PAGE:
While skincare for our face is getting more and more elaborate with the popularity of the ten- (or more!) step routine, our body tends to receive much less attention.
Many of us still think body moisturisers are reserved for those with very dry skin or those living in colder climates. After all, the thought of waiting around for the sticky lotion to dry before putting clothes on isn’t exactly appealing in Singapore’s hot and humid weather.
However, while you may not need to moisturise your body every day, your skin will still benefit greatly from using a body moisturiser on a regular basis, especially as we age and our skin becomes drier.
To help you in choosing the right body moisturiser for your skin type and skin concerns, we’ve gotten in touch with Mr. Percival Pastrana, Head of Total Product Experience, Skin Health R&D from skincare brand Aveeno to provide more information on this important product and how to use it right.
What is a body moisturiser?
According to Mr. Pastrana, a body moisturiser works to protect your skin from dryness and dehydration in order to maintain the functions of the skin barrier.
Dehydration can compromise the skin microbiome – the microorganisms on the surface of our skin that are vital for optimal skin barrier function. A compromised microbiome can leave the skin vulnerable to irritants and allergens that can cause irritation and allergic reactions.
Extreme cases of dry skin can also cause soreness, itchiness and scaly, rough patches on the skin, resulting discomfort or even pain.
Hence, it is important to keep our skin hydrated with moisturisers to achieve and maintain optimal skin health.
How do body moisturisers work?
Just like in a face moisturiser, moisturising ingredients in body moisturisers come in three types: humectants. emollients and occlusives.
Humectants moisturise the skin by attracting water molecules from the lower cell layers and retain them at the epidermis. Common humectants are glycerin, hyaluronic acid and honey.
Emollients help smooth out the skin by softening rough texture and soothing irritated skin. Common emollients are lipids, oils, shea butter, oatmeal.
Occlusives form a physical barrier between the skin and the environment to prevent moisture loss. Common occlusives include oils, silicones and waxes.
The combination of these three types of ingredients will give moisturisers an effective and long-lasting moisturising effect.
How to choose a good body moisturiser for different skin types?
While most moisturisers serve the same basic function of preventing dryness, it’s important to choose one for your specific skin type, be it oily, dry, normal or combination, for maximum efficacy and comfort.
For oily, acne-prone skin, choose products with lightweight, fast-absorbing formulas so they won’t feel greasy on the skin. You should also avoid highly comedogenic ingredients that might potentially clog your pores and cause acne.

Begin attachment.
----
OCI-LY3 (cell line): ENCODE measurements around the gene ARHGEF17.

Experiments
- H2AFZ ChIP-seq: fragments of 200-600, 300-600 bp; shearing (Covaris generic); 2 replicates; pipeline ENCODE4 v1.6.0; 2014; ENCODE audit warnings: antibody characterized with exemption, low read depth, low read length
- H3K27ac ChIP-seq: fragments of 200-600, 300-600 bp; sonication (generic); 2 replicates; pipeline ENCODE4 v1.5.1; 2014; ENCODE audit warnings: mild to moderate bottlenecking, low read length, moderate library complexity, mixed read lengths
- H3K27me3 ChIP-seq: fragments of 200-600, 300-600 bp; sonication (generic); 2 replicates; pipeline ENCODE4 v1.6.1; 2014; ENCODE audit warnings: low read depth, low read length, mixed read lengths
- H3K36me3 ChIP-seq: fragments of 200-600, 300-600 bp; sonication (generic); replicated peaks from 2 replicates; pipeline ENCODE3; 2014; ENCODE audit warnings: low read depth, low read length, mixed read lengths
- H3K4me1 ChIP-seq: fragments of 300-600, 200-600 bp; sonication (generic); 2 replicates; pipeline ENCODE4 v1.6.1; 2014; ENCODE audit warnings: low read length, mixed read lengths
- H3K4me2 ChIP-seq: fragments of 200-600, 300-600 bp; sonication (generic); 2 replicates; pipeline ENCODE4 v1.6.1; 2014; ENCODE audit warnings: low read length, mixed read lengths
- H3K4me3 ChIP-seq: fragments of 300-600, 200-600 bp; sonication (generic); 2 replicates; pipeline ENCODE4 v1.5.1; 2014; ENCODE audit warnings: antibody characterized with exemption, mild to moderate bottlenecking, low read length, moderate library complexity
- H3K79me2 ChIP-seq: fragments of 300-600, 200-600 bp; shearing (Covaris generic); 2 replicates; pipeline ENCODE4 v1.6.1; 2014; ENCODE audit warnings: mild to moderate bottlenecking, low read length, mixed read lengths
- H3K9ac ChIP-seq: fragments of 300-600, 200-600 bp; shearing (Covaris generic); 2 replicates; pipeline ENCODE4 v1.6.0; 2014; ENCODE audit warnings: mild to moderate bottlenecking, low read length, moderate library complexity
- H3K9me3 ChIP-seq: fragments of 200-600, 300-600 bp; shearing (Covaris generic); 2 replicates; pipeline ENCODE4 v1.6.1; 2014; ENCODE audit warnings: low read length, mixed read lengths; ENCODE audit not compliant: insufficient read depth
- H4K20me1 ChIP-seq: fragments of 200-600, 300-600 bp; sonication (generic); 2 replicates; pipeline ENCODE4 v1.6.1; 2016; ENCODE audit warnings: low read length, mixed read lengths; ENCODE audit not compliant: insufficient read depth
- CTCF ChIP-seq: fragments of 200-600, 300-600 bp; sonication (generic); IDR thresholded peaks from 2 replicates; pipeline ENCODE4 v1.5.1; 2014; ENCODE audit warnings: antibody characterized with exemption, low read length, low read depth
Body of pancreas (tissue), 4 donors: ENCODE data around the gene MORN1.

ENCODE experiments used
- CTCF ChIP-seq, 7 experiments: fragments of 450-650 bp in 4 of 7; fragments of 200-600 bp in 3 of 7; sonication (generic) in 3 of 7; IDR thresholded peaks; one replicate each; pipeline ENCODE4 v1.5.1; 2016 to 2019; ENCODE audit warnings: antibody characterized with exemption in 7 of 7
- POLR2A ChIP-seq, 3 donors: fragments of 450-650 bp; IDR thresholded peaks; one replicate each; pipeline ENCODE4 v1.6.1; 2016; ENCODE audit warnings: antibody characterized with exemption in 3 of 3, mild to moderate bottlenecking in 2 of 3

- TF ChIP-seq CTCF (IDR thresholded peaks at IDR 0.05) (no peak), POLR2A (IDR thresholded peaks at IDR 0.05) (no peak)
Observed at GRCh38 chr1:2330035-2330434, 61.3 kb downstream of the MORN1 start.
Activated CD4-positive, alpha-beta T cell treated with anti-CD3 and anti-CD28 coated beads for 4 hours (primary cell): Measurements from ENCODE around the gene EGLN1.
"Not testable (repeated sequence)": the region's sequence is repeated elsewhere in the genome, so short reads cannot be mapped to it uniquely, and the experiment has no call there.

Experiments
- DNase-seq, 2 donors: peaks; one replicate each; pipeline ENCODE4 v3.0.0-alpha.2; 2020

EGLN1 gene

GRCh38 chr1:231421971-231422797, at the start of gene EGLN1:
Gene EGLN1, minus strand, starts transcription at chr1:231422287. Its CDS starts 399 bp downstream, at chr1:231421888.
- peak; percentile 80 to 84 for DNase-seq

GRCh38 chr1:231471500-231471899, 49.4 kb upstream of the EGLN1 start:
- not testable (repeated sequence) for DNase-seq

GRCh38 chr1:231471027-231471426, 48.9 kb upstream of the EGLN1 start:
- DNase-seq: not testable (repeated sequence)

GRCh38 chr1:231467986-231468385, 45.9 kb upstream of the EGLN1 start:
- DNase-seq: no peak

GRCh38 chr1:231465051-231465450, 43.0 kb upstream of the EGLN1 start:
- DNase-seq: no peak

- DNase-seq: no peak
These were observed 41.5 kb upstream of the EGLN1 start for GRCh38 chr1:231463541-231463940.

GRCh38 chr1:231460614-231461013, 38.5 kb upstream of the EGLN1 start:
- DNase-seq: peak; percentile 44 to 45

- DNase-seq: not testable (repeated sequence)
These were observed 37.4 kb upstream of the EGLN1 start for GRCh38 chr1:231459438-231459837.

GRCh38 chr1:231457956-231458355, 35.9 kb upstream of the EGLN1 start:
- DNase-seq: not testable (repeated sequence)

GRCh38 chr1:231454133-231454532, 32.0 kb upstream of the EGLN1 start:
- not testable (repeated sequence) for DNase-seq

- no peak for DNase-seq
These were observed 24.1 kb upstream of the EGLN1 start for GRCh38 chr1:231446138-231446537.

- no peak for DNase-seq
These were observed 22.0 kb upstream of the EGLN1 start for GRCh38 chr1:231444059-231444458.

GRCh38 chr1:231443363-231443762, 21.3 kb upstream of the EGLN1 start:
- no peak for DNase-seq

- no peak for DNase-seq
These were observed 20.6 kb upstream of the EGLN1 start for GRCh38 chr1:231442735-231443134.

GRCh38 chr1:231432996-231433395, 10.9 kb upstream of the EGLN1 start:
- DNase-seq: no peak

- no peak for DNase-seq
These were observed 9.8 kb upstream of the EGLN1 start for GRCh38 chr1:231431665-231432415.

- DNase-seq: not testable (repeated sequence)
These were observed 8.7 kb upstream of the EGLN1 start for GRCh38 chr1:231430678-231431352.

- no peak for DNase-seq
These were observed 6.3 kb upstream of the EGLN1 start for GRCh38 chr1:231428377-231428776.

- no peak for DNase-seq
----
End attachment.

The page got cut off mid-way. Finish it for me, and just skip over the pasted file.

For dry skin, look for ingredients that are more nourishing and able to sooth irritated or itchy skin, which are common skin issues associated with skin dryness.
According to Mr. Pastrana, an example of ingredients suitable for dry skin is colloidal oatmeal which is “one of the few natural ingredients that has been recognised as a skin protectant for use on dry, itchy or irritated skin.”
How to choose a body moisturiser that is weather-appropriate?
For Singapore’s hot and humid weather, if you spend most of your time outdoor where you are more likely to sweat, Mr. Pastrana recommends moisturisers made from ingredients that are less likely to clog the pores, with a lightweight texture, complemented with sun protection.
However, Mr. Pastrana also notes that sun protection shouldn’t be a priority when choosing a moisturiser. Moisturisers should always be chosen based on their efficacy and suitability for the skin. We can, and should, use a separate sunscreen for sun protection.
When travelling to colder climates with low temperatures and low humidity levels, our skin tends to get drier. Mr Pastrana recommends choosing moisturisers with a more nourishing formula to protect your skin from dryness and other skin issues associated with it.
Product recommended: Aveeno® Skin Relief Moisturising Lotion
How to test a new moisturiser for irritation or allergic reaction?
When trying out a new moisturiser, it’s important to use it on a small area on your skin first to test for irritation or allergic reaction.
The right way to test, according to Mr. Pastrana, is to apply a pea-sized amount onto your inner forearm. If you experience any allergic reactions, stop the usage immediately and consult your doctor or dermatologist.
How much moisturiser should we use each time?
It’s important to use enough product to make sure your skin is sufficiently moisturised. If your skin can’t take too much of the moisturiser without feeling greasy, switch to one with a more lightweight, fast-absorbing formula.
Mr. Pastrana recommends applying body moisturisers liberally, with the recommended amount of 2mg/cm2, which is approximately one golf ball size of product for the entire body.
“Another easy way to ensure you are applying sufficient product,” Mr. Pastrana says, “is to think of six teaspoons (tsp) of product for full body moisturisation ( one for each arm and leg, the torso and the back).”
How should a good moisturiser feel on the skin?
The main indicator of a good moisturiser is well-moisturised skin, which should feel soft and smooth to the touch. A good moisturiser should also absorb quickly into the skin without leaving a greasy or sticky residue behind.